The meeting was built up as something ground-breaking, when in fact it was nothing more than a photo-opportunity for the undercover presidential candidate that led to nothing other than Lavrov repeating the usual Russian platitudes about the Cyprob, designed, as always, not to offend Turkey.
After the meeting Lavrov said, “we confirmed the position of principle of Russia in favour of the achievement of a just, viable and comprehensive solution of the Cyprus issue, within the existing international legal framework.”
That was big news indeed, that was worth leading the CyBC news shows, as these platitudes had only been mentioned hundreds of times in the past. He also mentioned Varosha, careful not to cause offence to Ankara, saying Russia “faces the unilateral steps regarding the abandoned part of Varosha in the town of Famagusta as unacceptable and unproductive.”
Lavrov and his foreign ministry’s announcements never use the word ‘Turkey’ when uttering their principled position on the Cyprob. They talk about the ‘unilateral steps’ (by some unknown third party) and call for the ‘withdrawal of all foreign troops’ (never mentioning ‘Turkey’ or ‘occupation’). Never mentioning Turkey in its statements on the Cypob is another confirmation of the position of principle of Russia.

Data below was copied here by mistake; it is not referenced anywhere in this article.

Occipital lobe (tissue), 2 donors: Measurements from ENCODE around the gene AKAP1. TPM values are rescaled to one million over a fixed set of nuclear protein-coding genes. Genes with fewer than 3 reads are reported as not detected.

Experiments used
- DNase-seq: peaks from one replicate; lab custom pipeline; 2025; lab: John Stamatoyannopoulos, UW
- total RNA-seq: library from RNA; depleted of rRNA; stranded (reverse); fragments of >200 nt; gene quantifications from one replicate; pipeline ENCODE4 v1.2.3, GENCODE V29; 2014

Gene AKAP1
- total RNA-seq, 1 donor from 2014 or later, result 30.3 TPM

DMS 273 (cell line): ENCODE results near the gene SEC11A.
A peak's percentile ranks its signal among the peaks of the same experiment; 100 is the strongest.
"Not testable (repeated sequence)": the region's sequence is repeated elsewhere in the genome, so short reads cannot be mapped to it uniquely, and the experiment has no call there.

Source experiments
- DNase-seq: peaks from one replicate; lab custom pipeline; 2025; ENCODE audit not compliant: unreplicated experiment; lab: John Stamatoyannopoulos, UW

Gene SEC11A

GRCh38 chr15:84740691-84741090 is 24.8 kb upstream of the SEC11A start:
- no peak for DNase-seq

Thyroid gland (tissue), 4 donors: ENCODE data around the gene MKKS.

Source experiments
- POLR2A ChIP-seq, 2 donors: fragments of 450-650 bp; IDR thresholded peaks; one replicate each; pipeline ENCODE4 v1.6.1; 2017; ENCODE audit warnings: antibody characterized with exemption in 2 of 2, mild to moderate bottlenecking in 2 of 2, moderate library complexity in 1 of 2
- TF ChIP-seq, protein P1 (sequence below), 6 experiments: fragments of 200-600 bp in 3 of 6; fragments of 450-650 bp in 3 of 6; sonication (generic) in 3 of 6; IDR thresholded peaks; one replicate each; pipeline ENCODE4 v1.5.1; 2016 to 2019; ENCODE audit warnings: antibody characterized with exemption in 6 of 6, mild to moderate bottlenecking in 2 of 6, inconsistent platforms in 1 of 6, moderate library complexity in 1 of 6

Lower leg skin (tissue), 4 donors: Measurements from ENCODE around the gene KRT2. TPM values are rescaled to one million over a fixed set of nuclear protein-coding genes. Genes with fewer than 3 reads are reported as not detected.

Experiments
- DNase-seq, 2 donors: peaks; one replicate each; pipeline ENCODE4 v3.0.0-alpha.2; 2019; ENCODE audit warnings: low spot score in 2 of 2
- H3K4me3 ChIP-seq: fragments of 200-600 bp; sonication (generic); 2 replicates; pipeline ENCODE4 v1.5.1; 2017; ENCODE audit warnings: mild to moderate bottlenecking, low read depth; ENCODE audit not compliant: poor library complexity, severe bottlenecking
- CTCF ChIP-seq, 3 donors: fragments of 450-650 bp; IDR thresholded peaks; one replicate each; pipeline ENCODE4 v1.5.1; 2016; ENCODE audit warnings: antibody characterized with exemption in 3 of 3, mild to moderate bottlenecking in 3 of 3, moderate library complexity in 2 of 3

THE MEETING took place at the invitation of Lavrov, and the foreign ministers signed agreements on the Strategic Framework of Cooperation for 2022-24 and for Cooperation in Humanitarian Operations.
The agreements were a good reason for Christodoulides to visit Moscow, yet again. The undercover candidate boasted that this was his third visit to Moscow since becoming foreign minister, in the belief that marketing his close ties to Mother Russia would boost his election prospects.
Someone could speculate that the Russian government might be assisting his campaign and helping him raise his profile, by inviting him to Moscow three times in three years. What other explanation could there be? What use to Moscow could Christodoulides be, apart from perhaps defending Russia at the EU?
He is the foreign minister of a tiny, inconsequential country that has zero power and influence in the world. As for the three visits in the three years, they could be read in a different way – Christodoulides gets on the plane to Moscow as soon as Mother Russia calls for a meeting.
STAYING on diplomatic issues, many Cyprus-based ambassadors were laughing at the latest manifestation of the ‘Diplomat of the Year Award’, being run by our foreign ministry and the Cyprus Chamber of Commerce.